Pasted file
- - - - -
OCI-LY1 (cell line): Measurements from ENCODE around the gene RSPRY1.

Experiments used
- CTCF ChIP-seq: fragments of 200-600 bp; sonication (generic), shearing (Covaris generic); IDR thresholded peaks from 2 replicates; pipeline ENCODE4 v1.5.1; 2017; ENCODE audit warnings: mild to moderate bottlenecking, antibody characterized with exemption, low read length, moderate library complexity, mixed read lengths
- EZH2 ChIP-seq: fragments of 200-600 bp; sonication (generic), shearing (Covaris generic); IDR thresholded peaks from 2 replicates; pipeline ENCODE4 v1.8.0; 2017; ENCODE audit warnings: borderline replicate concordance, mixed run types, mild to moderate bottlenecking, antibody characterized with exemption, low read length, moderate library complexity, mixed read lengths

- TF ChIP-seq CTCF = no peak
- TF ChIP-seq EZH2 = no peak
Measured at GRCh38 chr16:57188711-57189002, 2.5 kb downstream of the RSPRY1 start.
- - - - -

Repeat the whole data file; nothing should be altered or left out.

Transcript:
OCI-LY1 (cell line): Measurements from ENCODE around the gene RSPRY1.

Experiments used
- CTCF ChIP-seq: fragments of 200-600 bp; sonication (generic), shearing (Covaris generic); IDR thresholded peaks from 2 replicates; pipeline ENCODE4 v1.5.1; 2017; ENCODE audit warnings: mild to moderate bottlenecking, antibody characterized with exemption, low read length, moderate library complexity, mixed read lengths
- EZH2 ChIP-seq: fragments of 200-600 bp; sonication (generic), shearing (Covaris generic); IDR thresholded peaks from 2 replicates; pipeline ENCODE4 v1.8.0; 2017; ENCODE audit warnings: borderline replicate concordance, mixed run types, mild to moderate bottlenecking, antibody characterized with exemption, low read length, moderate library complexity, mixed read lengths

- TF ChIP-seq CTCF = no peak
- TF ChIP-seq EZH2 = no peak
Measured at GRCh38 chr16:57188711-57189002, 2.5 kb downstream of the RSPRY1 start.